Why America’s Malls Are Struggling Like Never Before

Why America’s Malls are Struggling Like Never Before
Editorial Credit: Shutterstock.com

Retraction statement: article initially stated “”. That was incorrect. Article has been updated to state 74% will go to Amazon first when they’re ready to buy a specific product.

Convenience is key when it comes to ultimately wooing consumers from one long-established financial habit and bringing them into another. Several decades ago pundits and economics laughed and scoffed at the concept of selling products and services online, going as far as to assume that online businesses would never replace the traditional brick-and-mortar establishments. Well, times are changing and the Goliath that is the e-commerce industry is taking bigger chunks out of America’s malls.

According to a recent report, 74% will go to Amazon first when they’re ready to buy a specific product (retraction: Amazon specifically accounts for more than 74% of all e-commerce transactions). With increased productivity and features such as faster delivery options, its no surprise that many consumers would rather relax at home instead of taking a trip out to the mall where the product they are searching for may not even be in stock.

Why America’s Malls are Struggling Like Never Before
Editorial Credit: Shutterstock.com

According to RedTea News “After a half-century of dominating the American retail experience, malls may finally go the way of the dodo. Only in urbanized areas will malls or similar shopping districts likely maintain a presence, as long as they remain in high-density population areas or in close proximity to public transportation.”

E-commerce isn’t the only threat to the average retail worker, however, automation has been turning from a uncomfortable side topic into a full-on, present issue of concern within the retail, trucking, and fast food industry within the last five years especially. From automated cashiers at McDonald’s to self-checkout lines at Wal-Mart, the average American consumer might be saving more money while out on the town while businesses pocket more profit, but several million jobs are at stake of getting axed within the next decade alone.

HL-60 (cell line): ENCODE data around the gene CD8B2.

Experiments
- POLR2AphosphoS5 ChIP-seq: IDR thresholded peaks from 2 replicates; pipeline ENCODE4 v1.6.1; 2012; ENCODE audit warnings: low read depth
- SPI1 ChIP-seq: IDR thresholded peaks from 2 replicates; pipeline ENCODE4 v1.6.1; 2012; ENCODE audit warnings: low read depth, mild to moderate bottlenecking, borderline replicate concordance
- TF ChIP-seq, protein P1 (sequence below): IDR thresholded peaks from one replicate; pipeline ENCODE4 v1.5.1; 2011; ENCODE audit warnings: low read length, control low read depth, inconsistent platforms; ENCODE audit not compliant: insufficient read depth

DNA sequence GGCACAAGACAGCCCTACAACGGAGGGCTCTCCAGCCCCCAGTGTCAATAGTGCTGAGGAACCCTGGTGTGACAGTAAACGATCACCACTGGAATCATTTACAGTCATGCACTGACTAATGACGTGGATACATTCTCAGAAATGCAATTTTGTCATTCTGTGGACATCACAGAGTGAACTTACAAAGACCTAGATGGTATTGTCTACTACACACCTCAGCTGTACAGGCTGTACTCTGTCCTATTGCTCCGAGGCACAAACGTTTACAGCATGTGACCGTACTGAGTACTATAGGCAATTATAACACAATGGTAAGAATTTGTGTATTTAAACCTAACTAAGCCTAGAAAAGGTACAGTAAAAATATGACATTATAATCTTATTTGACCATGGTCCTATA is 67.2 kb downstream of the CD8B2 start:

For teenage unemployment which has been on the decline since the 2008 recession, increasingly automated jobs will replace what minimum wage work is available, meaning the pool of applicants which consist of more working adults than in previous generations will leave many youngsters out of a first job, where the principles of work and professionalism are meant to be established.

Speaking of working adults, automation and e-commerce will begin to tighten the workforce in retail and fast food which employs an estimated fifteen-million working Americans. With higher demand for increased wages, outsourcing of American jobs to developing nations, as well as automation, has already begun to take away domestic labor bargaining power.

The American worker is struggling as e-commerce picks away at jobs people used to see as reliable, while automation will eat away at the rest, meaning it’ll be near impossible for the working class employee, who might be great at their job, to compete with technology that is designed to be perfect.

While e-commerce eliminates one competitor at the time, there are newer opportunities created for entrepreneurs and innovators every day, meaning that while the classic American mall might become a museum of the past, there are exciting possibilities the consumer hasn’t even imagined yet to come.

Sources: Redtea News, Brookings Institute


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